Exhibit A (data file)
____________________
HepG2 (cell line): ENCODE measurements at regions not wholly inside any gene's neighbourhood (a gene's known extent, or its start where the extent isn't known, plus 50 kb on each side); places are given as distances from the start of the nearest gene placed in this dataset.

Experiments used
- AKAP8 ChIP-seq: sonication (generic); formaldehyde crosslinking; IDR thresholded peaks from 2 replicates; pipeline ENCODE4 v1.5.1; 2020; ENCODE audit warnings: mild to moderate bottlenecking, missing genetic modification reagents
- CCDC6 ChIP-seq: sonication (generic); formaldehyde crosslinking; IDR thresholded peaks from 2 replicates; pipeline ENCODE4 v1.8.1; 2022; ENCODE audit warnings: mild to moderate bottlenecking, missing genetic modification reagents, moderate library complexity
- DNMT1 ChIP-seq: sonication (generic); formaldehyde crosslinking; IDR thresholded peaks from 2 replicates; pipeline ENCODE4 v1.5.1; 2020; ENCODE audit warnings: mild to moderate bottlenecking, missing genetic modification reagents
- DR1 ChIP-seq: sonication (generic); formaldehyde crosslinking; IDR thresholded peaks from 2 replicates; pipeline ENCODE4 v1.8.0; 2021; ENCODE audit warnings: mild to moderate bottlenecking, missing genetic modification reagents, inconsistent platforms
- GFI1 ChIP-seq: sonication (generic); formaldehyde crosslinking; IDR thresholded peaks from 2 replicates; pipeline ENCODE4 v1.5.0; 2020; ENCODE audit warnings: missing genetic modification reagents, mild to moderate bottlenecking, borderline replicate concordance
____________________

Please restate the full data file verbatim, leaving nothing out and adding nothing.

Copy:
HepG2 (cell line): ENCODE measurements at regions not wholly inside any gene's neighbourhood (a gene's known extent, or its start where the extent isn't known, plus 50 kb on each side); places are given as distances from the start of the nearest gene placed in this dataset.

Experiments used
- AKAP8 ChIP-seq: sonication (generic); formaldehyde crosslinking; IDR thresholded peaks from 2 replicates; pipeline ENCODE4 v1.5.1; 2020; ENCODE audit warnings: mild to moderate bottlenecking, missing genetic modification reagents
- CCDC6 ChIP-seq: sonication (generic); formaldehyde crosslinking; IDR thresholded peaks from 2 replicates; pipeline ENCODE4 v1.8.1; 2022; ENCODE audit warnings: mild to moderate bottlenecking, missing genetic modification reagents, moderate library complexity
- DNMT1 ChIP-seq: sonication (generic); formaldehyde crosslinking; IDR thresholded peaks from 2 replicates; pipeline ENCODE4 v1.5.1; 2020; ENCODE audit warnings: mild to moderate bottlenecking, missing genetic modification reagents
- DR1 ChIP-seq: sonication (generic); formaldehyde crosslinking; IDR thresholded peaks from 2 replicates; pipeline ENCODE4 v1.8.0; 2021; ENCODE audit warnings: mild to moderate bottlenecking, missing genetic modification reagents, inconsistent platforms
- GFI1 ChIP-seq: sonication (generic); formaldehyde crosslinking; IDR thresholded peaks from 2 replicates; pipeline ENCODE4 v1.5.0; 2020; ENCODE audit warnings: missing genetic modification reagents, mild to moderate bottlenecking, borderline replicate concordance